The Camp Fire Girls at School eBook

This eBook from the Gutenberg Project consists of approximately 236 pages of information about The Camp Fire Girls at School.
topic of the hour, and the very mention of it almost made him ill.  If he had been elected he would have been an usher at the play with the other new members and worn the club colors in his buttonhole to be admired by the girls and envied by the other fellows.  But now there was none of that charmed fellowship for him.  He nourished his feeling of bitterness and hatred until his scheming mind began to grope for some way of spoiling the success of the play.  As usual, he turned to his friend, Abraham Goldstein, who was about the only one who had not shown any coolness.  Together they watched their chance.  The play progressed toward perfection, the dress rehearsal had been held, the day of the “First Night” had arrived.  The stage was set and the statue of the Maid of Orleans was in place.  Joe, poking around the back of the stage, saw the statue and received his evil inspiration.

Just about the time the play was given there was being held in the school an exhibition of water-color paintings.  A famous and very valuable collection had been loaned by a friend of the school for the benefit of the students of drawing.  The paintings were on display in one of the girls’ club rooms on the fourth floor of the building.  Hinpoha took great pleasure in examining them and spent a long time over them every day after school was closed.  On the day of the play she went up as usual to the club room for an hour before going home.  Reluctantly she tore herself away when she realized that the afternoon was passing.  As she returned to the cloakroom where her wraps were she was surprised to find Emily Meeks there.  Emily started guiltily when Hinpoha entered and made a desperate effort to finish wrapping up something she had in her hand.  But her nervousness got into her fingers and made them tremble so that the object she held fell to the floor.  As it fell the wrapper came open and Hinpoha could see what it was.  It was one of the water colors of the exhibition collection, one of the smallest and most exquisite ones.  Hinpoha gasped with astonishment when she caught Emily in the act of stealing it.  Emily Meeks was the last person in the world Hinpoha would ever have accused of stealing anything.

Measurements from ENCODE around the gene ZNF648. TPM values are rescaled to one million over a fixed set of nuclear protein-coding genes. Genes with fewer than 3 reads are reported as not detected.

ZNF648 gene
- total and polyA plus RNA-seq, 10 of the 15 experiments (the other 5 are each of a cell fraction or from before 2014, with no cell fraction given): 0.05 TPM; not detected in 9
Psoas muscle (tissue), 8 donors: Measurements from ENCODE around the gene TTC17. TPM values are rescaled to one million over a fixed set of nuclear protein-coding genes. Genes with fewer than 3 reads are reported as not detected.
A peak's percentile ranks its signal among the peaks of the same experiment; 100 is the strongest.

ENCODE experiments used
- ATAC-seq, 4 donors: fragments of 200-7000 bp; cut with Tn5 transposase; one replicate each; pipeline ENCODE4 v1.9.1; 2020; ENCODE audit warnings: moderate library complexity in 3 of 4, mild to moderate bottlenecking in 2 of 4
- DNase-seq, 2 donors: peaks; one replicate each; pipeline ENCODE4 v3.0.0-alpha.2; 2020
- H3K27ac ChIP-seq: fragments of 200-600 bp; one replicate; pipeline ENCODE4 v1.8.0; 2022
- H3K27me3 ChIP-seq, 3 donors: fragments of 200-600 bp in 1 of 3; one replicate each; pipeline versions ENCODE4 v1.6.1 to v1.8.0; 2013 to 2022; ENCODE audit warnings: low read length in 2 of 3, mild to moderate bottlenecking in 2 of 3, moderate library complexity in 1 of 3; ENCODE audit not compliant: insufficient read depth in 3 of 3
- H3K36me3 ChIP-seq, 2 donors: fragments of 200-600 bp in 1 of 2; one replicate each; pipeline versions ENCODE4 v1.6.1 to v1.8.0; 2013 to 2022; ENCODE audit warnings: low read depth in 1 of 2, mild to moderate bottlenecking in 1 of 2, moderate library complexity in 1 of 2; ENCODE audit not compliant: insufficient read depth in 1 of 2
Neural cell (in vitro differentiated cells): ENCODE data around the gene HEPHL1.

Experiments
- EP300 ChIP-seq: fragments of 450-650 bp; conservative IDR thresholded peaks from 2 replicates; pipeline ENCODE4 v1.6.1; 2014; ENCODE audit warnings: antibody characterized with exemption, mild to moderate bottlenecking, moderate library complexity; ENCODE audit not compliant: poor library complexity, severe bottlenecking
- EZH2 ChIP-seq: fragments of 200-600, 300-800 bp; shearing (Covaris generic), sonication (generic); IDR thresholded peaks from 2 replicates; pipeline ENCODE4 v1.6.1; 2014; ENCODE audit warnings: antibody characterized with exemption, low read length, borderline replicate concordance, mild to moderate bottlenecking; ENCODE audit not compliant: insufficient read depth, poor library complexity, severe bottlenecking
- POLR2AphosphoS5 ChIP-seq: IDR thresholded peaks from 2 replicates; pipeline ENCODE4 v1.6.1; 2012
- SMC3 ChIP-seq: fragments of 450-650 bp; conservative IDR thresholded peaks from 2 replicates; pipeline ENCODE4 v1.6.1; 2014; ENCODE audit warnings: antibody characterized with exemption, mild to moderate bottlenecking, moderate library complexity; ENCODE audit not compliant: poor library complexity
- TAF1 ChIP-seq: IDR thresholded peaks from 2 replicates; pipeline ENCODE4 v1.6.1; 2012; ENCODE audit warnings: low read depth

Emily turned white and red by turns and leaned against the wall trembling.  “Yes, I stole it,” she said in a kind of desperation.

Something in her voice took the scorn out of Hinpoha’s face.  She looked at her curiously.  “Why did you try to steal, Emily?” she asked gently.

Emily burst into tears and sank to her knees.  “You wouldn’t understand,” she sobbed.

“Maybe I would,” said Hinpoha softly, “try it and see.”

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The Camp Fire Girls at School from Project Gutenberg. Public domain.
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